Let me come back, if I may, to a concern I raised recently -- centering on how a sense of disproportion is taking over our political culture -- as in, well, you know, that quail-hunting saga involving Dick Cheney. Whatever happened to that one, anyway?
What happened was that a hot, hot story cooled off. With the public's interest and anxieties sated, the media moved on to the next hot topic -- one we might describe as "Help, Help, Bush is Turning over Six U.S. Ports to the Arabs!!!!!" (Does a mere five exclamation points adequately reflect the rage that seized us last week?)
I write with my editor's eyeshade on. This is about the media, my profession for four decades. It is about the media and how we do business in the age of the
Internet, when millions couldn't be troubled to lug a newspaper into the house or to watch the TV evening news for anything but maybe, possibly, the sports.
As old ways and days fade, new ones come to life -- this being a thumbnail account of how we got so worked up over Dick Cheney and the emir of Dubai.
The First Amendment to the Constitution has for 200 years protected free speech. Never before has there been so much speech: loud, angry and pretentious, as well as moderate, reasoned and informative, all of it coming to you, to all of us, all day long, everywhere, by virtue of the ongoing revolution in communications.
Under the old dispensation, newspapers, magazines and TV networks were gatekeepers. They figured out what (in their less-than-humble opinions) we needed to know. News distribution was top-down: them to us. No more. The Internet and cable TV have rendered news a horizontal proposition. If somebody has something to say, we may count on its being said -- often as not in pure anger and indignation.
No one really knows how many web logs -- a k a blogs -- operate today, but an estimated 75 percent of Americans get some news from the Internet. The Internet community is a great cacophony: a roar with jillions of tones and tunes. Speed and choice are the (exquisitely modern) hallmarks of communications today. We want what we want, and we want it now.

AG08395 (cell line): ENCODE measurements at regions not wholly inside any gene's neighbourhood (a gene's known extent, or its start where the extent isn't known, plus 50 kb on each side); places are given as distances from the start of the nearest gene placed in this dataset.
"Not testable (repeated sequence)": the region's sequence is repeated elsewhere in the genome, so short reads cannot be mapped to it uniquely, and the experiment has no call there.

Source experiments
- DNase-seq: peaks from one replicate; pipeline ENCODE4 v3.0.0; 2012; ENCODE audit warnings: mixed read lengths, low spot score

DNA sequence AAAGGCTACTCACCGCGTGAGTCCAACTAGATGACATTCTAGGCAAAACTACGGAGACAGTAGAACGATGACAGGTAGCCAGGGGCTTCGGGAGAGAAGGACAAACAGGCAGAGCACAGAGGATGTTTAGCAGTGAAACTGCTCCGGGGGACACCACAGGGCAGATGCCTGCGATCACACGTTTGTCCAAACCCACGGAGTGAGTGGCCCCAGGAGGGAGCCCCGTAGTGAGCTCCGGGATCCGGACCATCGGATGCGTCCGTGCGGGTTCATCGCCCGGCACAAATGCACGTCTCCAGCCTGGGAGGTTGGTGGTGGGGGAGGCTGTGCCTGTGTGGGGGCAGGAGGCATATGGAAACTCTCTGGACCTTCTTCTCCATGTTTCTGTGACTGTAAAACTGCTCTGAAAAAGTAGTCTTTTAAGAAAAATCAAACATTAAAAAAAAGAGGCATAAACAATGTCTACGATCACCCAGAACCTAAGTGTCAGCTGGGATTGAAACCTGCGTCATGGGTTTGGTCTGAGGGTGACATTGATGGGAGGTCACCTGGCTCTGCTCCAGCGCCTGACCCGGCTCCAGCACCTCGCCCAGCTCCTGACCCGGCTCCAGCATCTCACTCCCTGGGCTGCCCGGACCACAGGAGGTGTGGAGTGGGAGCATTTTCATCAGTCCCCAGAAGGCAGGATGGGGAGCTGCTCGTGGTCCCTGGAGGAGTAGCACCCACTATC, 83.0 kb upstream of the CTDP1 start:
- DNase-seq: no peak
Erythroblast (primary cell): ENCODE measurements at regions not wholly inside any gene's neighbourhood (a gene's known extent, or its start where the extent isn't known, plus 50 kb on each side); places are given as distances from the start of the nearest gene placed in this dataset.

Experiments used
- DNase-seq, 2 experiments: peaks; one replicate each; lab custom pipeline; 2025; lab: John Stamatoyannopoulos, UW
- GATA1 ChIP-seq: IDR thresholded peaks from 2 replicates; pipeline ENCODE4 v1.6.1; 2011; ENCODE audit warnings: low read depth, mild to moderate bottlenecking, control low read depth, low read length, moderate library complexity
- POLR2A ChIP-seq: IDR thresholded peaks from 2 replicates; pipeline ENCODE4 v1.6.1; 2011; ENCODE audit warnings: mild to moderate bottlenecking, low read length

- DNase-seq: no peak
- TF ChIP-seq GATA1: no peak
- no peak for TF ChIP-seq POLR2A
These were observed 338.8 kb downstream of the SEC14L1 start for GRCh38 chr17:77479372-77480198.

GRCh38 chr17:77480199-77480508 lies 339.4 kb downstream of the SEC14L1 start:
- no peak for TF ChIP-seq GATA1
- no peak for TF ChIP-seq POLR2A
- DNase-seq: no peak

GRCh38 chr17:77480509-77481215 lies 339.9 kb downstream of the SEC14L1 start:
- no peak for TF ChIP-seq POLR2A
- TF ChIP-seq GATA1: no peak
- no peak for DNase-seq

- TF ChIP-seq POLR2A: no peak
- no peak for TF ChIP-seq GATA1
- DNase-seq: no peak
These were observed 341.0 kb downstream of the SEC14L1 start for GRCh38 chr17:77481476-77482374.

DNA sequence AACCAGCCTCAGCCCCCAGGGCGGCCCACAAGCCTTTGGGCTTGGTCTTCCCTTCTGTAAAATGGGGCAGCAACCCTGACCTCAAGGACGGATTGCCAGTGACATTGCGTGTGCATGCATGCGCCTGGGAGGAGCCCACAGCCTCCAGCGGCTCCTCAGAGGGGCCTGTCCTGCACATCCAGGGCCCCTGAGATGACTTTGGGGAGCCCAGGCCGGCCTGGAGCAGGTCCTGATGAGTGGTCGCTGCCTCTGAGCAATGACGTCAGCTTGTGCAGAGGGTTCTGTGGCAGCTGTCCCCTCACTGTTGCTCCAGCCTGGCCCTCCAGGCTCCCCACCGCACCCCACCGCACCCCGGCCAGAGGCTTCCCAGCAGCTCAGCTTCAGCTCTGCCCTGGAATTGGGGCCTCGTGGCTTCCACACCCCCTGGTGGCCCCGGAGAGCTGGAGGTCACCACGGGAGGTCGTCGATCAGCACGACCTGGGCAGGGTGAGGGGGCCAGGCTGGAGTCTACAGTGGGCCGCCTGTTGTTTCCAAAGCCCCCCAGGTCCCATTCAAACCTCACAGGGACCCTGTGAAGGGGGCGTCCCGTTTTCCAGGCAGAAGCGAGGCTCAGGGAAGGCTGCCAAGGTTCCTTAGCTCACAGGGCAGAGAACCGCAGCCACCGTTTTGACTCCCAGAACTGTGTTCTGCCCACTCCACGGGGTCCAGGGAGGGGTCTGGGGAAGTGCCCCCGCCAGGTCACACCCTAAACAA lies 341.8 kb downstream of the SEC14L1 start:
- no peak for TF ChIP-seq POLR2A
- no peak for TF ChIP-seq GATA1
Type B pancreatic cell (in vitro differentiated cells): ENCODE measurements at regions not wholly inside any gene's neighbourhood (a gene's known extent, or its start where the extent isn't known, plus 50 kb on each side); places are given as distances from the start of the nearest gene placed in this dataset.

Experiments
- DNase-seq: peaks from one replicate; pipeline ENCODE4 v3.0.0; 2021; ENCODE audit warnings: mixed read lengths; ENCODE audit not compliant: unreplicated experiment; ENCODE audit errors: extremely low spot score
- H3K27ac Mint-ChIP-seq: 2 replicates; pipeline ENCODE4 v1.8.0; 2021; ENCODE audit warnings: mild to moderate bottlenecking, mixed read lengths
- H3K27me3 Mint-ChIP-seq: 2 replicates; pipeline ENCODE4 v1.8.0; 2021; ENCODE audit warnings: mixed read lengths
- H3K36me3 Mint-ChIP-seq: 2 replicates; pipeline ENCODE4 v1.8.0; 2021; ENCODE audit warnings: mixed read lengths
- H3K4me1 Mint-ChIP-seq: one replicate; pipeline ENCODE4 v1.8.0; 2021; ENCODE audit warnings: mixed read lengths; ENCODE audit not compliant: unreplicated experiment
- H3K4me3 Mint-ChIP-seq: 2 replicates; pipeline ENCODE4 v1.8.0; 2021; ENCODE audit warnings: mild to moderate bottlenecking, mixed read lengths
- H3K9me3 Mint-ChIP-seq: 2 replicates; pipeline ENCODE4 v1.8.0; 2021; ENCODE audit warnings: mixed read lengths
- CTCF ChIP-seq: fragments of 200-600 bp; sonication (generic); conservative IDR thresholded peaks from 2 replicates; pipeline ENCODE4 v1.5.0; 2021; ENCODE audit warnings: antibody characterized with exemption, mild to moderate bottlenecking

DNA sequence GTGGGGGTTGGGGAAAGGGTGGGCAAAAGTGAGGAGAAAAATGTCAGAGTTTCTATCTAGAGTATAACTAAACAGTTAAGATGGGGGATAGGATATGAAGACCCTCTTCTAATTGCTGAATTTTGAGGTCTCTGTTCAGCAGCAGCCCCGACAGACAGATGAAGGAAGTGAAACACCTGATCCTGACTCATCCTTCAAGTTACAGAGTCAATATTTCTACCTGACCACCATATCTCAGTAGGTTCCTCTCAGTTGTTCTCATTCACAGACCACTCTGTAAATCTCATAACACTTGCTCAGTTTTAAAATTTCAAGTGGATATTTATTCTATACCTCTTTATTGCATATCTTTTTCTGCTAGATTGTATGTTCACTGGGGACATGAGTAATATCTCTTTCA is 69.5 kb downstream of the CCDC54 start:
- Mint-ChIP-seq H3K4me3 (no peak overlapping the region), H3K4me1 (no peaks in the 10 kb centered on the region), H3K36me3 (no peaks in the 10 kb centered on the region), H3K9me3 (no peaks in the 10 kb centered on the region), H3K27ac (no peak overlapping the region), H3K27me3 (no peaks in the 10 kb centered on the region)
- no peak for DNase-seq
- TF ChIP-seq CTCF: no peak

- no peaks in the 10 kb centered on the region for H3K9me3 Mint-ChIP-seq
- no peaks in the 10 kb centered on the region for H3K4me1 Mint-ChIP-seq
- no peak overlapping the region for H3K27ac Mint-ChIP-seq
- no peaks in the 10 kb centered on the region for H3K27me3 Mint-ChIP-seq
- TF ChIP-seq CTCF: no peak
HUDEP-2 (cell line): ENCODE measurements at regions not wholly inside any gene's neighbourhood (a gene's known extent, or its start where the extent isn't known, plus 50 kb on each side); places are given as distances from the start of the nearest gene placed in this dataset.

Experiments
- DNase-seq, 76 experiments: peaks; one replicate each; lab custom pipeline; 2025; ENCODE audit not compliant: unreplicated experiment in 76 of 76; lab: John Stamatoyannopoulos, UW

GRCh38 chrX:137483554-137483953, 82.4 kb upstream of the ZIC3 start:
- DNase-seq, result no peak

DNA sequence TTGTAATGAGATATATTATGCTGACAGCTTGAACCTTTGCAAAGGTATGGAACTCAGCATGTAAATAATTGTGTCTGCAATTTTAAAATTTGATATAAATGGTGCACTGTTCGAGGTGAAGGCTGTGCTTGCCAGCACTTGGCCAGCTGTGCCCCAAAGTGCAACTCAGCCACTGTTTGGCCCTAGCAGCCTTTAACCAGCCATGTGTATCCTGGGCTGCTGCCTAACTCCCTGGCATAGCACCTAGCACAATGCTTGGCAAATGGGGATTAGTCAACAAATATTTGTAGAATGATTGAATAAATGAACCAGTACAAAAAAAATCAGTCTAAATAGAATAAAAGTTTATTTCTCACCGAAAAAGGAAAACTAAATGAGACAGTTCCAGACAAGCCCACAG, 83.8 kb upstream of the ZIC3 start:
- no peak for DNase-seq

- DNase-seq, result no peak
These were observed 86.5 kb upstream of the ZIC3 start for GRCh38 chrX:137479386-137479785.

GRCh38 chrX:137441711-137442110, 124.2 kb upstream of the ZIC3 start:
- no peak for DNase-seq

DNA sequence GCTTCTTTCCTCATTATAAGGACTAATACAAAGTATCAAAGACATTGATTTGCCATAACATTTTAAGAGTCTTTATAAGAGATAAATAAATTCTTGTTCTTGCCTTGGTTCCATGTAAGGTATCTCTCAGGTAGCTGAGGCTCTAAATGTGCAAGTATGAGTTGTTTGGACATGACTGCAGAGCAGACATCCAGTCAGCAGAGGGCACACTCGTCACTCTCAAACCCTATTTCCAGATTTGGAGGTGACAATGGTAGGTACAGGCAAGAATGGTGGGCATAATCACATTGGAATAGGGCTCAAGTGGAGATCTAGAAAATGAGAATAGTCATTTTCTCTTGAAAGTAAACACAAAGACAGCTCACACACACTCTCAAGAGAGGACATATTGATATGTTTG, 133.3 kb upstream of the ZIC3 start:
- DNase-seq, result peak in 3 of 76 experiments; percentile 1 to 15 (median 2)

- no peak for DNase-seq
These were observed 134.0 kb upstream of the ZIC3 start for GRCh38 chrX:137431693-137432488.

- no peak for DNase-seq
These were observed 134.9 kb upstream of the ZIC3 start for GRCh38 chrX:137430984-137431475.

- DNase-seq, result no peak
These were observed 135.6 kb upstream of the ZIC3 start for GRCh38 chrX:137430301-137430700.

In the faded old days, a newspaper not only had but also took a certain amount of time to check out stories. Due diligence wasn't always done, but city editors could be tough customers, and readers opened their papers with at least some assurance that the matters before them on the printed page and been sorted out and combed through.
From an Internet perspective, waiting for the finished product is the equivalent of piddling. C'mon, c'mon -- give it to us now! Tell it first, and ask questions later. The blogs play it this way, and more and more, the slowpoke media follow along, letting the Internet raiding parties dictate pace and focus. Thus, for all its insignificance, the Cheney story got big play because blog readers were buzzing about it. The buzz made a cold story hot.
The Dubai/U.S. ports story shows some of the dangers inherent in the new journalism's approach. Before many American knew any port deal was brewing, many of the new media were branding the Dubai deal a threat to national security.
May I ask: Just how did these freshly minted experts know such a thing? They didn't because they couldn't. The pretended to know, I guess, out of pride in their credentials as Instant Experts -- that and the competitor's vital instinct. Knowing next to nothing -- an increasingly common affliction -- the media, old and new, jumped on the port story with both feet, leaving millions still uncertain what to think, whom to believe.
I hope I take a backseat to none in love of the First Amendment, but O, my countrymen, let's be careful how we use such a treasure. "Look before you leap" was always a sound maxim -- never sounder than now when the tendency to jump without parachute, shouting and pointing, is becoming the media trait everyone knows best.